Leave the board on your woodie though.
Surf scoters (one of my top five most beautiful ducks) have moved in for the winter. The dramatic contrast of black/white/orange on the male surf scoter’s head is strikingly beautiful, though the Halloween colored heads are not the only reason I connect with these birds.
Surf scoters and several other ducks (including two other scoter species: white-winged and black) are winter only residents, flocking to our shores after the tourists take flight. They join us only for the short days, clouds, wind and rain that define our region from October to May.
I and lots of other moldy, web-footed folk love Western Washington winters. However, others mourn the passing of our sunny summer and begin to pine for sun, fine sand and warm air shortly after the rains set in.
Surf scoters as a species have similar and very strong preferences. While a large population migrates from their Northwest Territories breeding grounds to the Salish Sea, many bypass our area and spend the winter in California and Mexico. Most of the southern birds then spend some time in southeastern Alaska before flying to the breeding grounds.
The Salish Sea birds are true devotees to this place. Just as a summer visitor might return to their favorite cabin or campground, about 90% of the birds that return for the winter to hang out in the exact same spot they spent the previous year. They also stay here until they’re ready to go to their breeding grounds.
When the tide’s out, you may see the surf scoters nibbling on the community of critters that’s developed on pilings, targeting small mussels and crustaceans. You might also see them diving, sometimes in unison as they search for similar fare on the seafloor or in eelgrass beds. When herring spawn, scoters fatten up on the eggs in preparation for the breeding season.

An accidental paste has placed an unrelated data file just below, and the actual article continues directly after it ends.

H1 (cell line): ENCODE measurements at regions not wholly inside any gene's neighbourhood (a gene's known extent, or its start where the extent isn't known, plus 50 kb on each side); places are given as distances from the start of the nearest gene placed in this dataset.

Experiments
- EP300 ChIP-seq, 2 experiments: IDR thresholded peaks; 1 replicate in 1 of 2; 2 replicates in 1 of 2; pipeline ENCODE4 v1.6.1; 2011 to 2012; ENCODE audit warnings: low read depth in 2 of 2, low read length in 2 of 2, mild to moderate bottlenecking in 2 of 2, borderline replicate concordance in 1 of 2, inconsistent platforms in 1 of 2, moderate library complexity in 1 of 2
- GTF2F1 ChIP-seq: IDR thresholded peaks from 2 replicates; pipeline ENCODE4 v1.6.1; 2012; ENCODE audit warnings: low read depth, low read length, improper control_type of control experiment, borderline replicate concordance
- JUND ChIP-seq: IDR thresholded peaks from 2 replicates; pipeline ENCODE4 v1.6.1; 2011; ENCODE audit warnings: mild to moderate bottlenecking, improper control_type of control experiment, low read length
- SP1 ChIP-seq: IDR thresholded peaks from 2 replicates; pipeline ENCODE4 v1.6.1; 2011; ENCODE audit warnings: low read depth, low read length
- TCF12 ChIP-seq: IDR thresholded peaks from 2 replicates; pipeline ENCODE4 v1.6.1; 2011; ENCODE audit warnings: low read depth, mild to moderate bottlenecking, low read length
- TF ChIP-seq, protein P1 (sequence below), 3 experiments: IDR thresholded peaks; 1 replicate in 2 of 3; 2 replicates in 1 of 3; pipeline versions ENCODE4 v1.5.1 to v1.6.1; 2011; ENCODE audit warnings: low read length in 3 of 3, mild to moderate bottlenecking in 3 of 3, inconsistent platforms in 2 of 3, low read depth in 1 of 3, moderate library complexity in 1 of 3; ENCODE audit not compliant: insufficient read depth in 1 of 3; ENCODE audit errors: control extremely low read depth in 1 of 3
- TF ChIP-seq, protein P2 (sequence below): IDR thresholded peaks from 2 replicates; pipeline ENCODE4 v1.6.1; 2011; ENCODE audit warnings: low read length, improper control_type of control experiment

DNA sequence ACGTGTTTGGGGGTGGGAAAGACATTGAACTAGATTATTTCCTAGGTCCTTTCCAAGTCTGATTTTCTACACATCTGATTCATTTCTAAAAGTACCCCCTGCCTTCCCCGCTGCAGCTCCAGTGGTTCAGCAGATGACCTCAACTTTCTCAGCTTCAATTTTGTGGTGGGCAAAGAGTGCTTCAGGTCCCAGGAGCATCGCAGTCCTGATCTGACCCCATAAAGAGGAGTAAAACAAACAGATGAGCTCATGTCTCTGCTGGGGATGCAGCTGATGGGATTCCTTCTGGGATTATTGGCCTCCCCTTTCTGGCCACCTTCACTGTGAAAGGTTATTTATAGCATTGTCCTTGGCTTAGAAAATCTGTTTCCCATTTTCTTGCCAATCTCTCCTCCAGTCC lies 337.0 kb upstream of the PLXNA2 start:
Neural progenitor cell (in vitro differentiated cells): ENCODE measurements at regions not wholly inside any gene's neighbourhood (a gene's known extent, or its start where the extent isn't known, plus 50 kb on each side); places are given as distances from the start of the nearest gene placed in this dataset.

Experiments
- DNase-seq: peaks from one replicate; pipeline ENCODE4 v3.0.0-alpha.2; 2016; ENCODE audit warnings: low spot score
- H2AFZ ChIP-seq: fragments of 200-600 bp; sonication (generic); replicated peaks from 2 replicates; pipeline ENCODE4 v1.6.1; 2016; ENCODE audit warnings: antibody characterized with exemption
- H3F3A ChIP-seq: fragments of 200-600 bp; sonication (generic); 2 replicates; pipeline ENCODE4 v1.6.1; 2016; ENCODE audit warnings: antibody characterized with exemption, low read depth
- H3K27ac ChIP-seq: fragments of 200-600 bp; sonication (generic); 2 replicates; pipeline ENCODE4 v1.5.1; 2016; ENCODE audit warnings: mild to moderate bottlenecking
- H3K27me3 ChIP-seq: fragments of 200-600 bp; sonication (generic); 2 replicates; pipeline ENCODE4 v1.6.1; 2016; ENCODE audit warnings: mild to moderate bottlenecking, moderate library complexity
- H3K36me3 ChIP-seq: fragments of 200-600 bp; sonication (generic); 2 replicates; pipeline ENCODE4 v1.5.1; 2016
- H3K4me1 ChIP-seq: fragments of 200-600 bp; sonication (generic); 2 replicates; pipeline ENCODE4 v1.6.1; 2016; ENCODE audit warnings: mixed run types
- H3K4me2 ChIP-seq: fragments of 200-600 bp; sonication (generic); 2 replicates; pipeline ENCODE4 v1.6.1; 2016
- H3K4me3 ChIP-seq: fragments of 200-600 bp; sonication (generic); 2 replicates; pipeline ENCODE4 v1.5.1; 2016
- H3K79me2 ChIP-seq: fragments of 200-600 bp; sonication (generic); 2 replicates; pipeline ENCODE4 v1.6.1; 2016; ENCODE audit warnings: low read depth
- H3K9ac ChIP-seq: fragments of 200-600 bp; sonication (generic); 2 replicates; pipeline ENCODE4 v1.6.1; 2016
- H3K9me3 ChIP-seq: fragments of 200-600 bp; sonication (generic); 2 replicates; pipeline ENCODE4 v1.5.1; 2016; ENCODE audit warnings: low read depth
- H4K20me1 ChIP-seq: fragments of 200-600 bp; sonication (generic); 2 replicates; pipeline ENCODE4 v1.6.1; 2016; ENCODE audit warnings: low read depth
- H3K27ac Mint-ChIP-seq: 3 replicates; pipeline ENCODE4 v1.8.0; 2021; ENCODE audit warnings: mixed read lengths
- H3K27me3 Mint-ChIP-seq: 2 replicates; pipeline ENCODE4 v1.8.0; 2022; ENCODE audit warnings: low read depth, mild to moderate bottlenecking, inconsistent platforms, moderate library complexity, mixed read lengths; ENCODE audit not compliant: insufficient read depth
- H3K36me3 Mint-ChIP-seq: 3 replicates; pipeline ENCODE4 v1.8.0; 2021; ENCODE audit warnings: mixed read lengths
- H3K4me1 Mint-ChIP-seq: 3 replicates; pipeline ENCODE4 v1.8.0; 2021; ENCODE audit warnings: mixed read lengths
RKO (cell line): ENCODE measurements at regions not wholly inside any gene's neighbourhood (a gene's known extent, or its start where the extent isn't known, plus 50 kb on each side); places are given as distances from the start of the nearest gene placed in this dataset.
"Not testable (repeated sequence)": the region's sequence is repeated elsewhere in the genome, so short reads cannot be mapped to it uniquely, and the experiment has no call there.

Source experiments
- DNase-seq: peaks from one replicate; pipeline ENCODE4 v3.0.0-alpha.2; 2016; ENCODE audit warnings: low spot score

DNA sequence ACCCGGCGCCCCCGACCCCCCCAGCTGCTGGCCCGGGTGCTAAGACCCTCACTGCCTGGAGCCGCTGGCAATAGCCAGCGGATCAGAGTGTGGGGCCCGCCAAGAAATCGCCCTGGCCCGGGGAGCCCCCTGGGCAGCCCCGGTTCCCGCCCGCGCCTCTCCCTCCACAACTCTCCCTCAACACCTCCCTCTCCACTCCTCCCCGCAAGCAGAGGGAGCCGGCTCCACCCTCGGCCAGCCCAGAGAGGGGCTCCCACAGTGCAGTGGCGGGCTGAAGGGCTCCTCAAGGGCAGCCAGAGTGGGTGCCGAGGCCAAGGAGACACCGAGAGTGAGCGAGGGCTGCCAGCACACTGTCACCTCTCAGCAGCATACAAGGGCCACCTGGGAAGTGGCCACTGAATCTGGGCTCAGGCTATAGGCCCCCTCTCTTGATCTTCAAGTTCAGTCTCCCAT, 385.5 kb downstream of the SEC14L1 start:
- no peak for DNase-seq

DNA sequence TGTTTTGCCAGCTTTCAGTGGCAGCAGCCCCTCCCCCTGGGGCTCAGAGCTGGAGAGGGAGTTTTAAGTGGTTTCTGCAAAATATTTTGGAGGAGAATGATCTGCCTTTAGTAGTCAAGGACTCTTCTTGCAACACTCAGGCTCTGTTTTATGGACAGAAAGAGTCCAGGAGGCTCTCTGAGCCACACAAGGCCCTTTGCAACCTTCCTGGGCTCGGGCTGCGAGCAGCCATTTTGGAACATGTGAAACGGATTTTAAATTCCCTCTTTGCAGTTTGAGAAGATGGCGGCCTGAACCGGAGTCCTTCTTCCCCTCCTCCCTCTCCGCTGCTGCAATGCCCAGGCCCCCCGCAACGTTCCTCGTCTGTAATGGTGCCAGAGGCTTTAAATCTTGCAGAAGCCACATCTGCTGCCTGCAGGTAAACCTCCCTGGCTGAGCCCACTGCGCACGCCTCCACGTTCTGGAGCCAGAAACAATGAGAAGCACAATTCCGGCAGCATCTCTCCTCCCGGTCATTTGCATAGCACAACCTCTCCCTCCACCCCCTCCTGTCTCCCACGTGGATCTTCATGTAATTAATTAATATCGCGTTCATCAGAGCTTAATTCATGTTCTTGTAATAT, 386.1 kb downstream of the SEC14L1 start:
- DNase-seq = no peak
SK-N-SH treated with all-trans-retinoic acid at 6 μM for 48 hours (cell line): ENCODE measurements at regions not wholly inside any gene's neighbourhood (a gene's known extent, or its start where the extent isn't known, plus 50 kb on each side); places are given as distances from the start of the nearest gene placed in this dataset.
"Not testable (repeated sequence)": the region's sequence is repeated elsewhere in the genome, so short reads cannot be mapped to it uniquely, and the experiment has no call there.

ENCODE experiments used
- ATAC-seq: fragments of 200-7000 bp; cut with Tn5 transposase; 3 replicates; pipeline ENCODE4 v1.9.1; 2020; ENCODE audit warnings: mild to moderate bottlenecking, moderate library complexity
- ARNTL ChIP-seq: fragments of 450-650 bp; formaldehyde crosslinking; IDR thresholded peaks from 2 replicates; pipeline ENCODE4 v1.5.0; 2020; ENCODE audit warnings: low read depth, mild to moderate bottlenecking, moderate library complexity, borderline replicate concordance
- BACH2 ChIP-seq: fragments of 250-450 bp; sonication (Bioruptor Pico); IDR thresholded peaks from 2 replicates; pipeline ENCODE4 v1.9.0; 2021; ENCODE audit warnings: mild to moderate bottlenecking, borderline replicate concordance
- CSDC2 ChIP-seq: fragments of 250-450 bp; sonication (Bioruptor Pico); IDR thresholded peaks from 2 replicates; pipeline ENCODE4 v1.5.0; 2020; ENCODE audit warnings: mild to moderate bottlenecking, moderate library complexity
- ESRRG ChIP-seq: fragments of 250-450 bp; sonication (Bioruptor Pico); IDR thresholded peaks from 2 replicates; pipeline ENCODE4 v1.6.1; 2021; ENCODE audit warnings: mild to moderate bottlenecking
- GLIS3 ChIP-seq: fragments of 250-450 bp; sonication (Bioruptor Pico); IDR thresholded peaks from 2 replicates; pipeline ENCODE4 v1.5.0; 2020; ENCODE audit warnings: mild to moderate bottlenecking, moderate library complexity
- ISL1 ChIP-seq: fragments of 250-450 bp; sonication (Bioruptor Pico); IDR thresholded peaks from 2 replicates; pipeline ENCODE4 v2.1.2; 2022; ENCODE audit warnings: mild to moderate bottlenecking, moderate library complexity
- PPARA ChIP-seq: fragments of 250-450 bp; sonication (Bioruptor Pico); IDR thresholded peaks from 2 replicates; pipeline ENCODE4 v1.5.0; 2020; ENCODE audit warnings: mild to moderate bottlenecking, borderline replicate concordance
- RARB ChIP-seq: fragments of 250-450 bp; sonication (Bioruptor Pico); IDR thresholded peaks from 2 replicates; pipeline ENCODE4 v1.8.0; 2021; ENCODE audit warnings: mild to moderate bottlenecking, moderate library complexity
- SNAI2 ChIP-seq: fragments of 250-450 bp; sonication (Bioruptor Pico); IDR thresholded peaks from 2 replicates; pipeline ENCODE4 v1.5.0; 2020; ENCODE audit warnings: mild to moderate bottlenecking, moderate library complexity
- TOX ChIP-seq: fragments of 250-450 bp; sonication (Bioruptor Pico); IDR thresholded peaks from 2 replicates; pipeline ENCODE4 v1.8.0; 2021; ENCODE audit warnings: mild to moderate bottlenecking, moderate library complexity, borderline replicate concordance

The Puget Sound population of scoters once represented about 2/3 of the total West Coast population, but the number of birds declined precipitously in the 1980′s and particularly in 1990. They seem to have leveled off in numbers but represent about half the number of birds that were here 30 years ago (pollution? herring problems? hunting?). The decline also represents the greatest loss of Puget Sound marine bird biomass in the last 30 years.
If you and a flock of scoters share a favorite shoreline haunt (whether a ferry, pier or bit of beach), take some time to get to know them. When they take flight in the spring, you can wish them well and holler “See you next year!” Those that survive will return to share the winter love with you once again.
Jeff Adams is a Washington Sea Grant Marine Water Quality Specialist, affiliated with the University of Washington’s College of the Environment, and based in Bremerton. You can follow his Sea Life blog, SalishSeaLife tweets and videos, email to firstname.lastname@example.org or call at 360-337-4619.